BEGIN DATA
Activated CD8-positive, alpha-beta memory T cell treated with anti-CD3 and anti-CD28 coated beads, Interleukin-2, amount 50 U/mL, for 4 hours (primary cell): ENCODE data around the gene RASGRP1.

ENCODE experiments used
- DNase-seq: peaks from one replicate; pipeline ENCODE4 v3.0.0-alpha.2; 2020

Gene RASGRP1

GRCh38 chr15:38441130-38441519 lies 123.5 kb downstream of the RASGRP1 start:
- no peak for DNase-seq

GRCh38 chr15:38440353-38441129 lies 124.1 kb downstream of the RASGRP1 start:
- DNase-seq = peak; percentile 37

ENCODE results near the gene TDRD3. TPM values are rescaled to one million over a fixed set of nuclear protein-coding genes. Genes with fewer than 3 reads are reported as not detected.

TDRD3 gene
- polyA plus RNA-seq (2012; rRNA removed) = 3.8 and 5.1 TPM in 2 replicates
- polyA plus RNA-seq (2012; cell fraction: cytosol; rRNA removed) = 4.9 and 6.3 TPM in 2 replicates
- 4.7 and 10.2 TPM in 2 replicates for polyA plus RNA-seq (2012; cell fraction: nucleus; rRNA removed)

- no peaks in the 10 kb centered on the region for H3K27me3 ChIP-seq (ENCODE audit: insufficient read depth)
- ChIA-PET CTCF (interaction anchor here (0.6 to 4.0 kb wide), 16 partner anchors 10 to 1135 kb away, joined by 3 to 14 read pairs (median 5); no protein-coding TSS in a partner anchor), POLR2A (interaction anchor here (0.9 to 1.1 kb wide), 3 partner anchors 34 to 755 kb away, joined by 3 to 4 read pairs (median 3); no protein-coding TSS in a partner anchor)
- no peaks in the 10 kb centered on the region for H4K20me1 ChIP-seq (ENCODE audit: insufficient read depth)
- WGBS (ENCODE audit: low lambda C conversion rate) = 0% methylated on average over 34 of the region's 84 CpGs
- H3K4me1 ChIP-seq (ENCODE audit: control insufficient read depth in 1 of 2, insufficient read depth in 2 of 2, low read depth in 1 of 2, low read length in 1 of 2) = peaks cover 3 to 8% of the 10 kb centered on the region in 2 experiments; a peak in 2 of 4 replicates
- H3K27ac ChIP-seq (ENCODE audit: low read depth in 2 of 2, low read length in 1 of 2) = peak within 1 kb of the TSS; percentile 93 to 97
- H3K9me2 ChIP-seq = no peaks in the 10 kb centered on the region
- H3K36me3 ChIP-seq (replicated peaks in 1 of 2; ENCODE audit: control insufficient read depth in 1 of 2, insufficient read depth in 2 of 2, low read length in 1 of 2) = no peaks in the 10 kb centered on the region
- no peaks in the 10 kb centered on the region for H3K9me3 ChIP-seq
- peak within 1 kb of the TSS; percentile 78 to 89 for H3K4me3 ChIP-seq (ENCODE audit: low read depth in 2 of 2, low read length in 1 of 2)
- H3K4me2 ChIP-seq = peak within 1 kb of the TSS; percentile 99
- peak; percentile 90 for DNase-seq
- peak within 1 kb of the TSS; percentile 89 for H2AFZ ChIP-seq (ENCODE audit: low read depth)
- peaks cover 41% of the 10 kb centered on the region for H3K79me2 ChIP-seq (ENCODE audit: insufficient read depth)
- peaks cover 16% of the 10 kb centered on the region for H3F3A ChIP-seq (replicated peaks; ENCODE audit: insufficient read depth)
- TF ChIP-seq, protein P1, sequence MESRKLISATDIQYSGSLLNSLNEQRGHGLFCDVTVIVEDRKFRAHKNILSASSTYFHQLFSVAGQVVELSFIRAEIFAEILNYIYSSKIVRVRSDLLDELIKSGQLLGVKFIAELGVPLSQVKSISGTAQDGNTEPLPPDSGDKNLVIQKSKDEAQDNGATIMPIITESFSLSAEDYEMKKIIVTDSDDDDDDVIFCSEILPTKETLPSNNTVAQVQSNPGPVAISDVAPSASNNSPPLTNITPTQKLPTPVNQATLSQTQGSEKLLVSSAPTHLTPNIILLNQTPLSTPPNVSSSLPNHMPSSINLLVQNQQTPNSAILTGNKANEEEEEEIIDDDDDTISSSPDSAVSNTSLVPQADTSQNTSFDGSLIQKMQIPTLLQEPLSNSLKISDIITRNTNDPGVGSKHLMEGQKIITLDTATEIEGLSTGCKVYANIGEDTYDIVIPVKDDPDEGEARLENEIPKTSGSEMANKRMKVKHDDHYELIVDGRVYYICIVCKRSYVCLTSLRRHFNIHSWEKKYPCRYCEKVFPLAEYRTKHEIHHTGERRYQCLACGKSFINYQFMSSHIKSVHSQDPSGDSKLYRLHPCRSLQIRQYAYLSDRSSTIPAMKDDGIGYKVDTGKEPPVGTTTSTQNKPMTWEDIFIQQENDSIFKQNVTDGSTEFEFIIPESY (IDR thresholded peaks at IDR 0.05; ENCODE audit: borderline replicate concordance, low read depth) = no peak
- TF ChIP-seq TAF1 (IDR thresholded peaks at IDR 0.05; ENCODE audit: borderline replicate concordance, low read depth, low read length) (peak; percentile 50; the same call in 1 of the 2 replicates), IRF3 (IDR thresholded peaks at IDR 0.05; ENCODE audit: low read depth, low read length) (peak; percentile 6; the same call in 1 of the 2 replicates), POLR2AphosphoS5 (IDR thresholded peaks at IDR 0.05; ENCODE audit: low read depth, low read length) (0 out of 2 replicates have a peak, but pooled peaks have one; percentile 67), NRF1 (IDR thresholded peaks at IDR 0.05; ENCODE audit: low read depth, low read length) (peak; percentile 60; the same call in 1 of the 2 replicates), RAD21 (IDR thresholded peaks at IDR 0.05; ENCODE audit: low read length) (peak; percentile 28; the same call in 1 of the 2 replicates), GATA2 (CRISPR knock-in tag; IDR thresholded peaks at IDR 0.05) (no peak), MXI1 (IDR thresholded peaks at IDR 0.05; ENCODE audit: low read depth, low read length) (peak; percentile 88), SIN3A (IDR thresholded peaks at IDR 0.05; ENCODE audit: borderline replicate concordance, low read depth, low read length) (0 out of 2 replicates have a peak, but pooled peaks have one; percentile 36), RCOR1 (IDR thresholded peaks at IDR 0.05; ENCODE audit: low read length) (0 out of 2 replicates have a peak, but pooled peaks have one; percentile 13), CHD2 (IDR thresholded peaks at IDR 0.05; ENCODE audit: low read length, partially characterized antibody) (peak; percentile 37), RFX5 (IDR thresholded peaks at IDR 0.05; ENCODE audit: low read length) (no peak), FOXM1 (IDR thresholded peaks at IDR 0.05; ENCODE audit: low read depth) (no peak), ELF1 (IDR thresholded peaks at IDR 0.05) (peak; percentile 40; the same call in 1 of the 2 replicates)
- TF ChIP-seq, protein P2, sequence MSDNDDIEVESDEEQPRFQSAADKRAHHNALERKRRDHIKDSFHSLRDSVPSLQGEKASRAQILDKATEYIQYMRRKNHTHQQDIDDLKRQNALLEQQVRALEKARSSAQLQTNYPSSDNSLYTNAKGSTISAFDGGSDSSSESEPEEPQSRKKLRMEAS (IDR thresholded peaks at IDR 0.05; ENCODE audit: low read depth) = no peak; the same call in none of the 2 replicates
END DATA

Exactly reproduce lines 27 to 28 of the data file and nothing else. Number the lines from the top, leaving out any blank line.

- peaks cover 41% of the 10 kb centered on the region for H3K79me2 ChIP-seq (ENCODE audit: insufficient read depth)
- peaks cover 16% of the 10 kb centered on the region for H3F3A ChIP-seq (replicated peaks; ENCODE audit: insufficient read depth)